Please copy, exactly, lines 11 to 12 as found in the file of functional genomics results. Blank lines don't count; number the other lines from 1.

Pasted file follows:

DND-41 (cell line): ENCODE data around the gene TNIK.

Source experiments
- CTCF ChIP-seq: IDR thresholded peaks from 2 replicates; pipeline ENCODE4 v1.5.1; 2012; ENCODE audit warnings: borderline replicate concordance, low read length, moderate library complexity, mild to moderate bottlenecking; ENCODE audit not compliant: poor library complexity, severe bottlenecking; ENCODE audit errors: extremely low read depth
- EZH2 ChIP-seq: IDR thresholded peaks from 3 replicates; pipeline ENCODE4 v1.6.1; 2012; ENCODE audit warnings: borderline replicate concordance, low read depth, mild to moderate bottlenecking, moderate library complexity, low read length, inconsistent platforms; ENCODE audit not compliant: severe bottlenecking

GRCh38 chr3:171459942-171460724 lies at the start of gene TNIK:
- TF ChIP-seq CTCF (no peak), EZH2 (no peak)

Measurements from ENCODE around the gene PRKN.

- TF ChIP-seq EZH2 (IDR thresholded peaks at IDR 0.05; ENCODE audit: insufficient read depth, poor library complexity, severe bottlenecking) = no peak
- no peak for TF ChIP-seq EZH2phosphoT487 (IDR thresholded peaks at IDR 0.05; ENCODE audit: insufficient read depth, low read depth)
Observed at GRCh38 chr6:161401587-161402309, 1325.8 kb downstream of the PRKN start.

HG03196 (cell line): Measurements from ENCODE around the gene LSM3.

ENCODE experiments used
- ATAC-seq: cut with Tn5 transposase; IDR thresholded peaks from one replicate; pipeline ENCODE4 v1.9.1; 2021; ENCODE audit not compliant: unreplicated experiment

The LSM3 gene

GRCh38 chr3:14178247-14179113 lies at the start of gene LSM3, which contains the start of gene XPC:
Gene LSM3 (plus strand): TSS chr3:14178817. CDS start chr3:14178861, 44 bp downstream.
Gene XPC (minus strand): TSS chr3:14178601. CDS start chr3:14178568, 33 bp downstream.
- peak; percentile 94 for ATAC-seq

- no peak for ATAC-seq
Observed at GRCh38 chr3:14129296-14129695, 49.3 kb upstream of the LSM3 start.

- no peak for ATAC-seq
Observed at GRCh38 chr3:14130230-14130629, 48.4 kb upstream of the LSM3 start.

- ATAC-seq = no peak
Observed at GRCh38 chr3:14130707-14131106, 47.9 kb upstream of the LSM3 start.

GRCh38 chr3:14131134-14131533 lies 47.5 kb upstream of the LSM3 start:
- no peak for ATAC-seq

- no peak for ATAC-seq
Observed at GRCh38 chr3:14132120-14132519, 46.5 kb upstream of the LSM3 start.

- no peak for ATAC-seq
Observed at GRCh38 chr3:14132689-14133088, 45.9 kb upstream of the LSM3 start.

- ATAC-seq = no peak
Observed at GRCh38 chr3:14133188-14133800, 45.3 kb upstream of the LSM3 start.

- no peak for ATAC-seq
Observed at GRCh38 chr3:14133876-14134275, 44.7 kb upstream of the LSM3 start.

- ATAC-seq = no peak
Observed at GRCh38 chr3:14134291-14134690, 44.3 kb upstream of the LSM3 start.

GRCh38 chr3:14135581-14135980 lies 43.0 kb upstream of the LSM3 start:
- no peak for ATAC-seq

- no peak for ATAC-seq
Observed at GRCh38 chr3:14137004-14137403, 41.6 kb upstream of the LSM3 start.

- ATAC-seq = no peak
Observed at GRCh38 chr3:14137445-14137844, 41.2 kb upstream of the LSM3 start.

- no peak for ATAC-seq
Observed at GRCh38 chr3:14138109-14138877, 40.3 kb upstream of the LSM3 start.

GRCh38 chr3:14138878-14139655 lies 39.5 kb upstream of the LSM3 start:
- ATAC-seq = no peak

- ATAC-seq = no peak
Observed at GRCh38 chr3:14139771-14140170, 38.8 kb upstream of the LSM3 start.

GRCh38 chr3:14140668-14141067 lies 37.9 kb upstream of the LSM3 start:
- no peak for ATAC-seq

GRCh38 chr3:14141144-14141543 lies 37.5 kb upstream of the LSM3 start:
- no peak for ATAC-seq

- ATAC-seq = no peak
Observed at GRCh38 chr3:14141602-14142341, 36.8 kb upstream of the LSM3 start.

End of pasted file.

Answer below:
HG03196 (cell line): Measurements from ENCODE around the gene LSM3.

ENCODE experiments used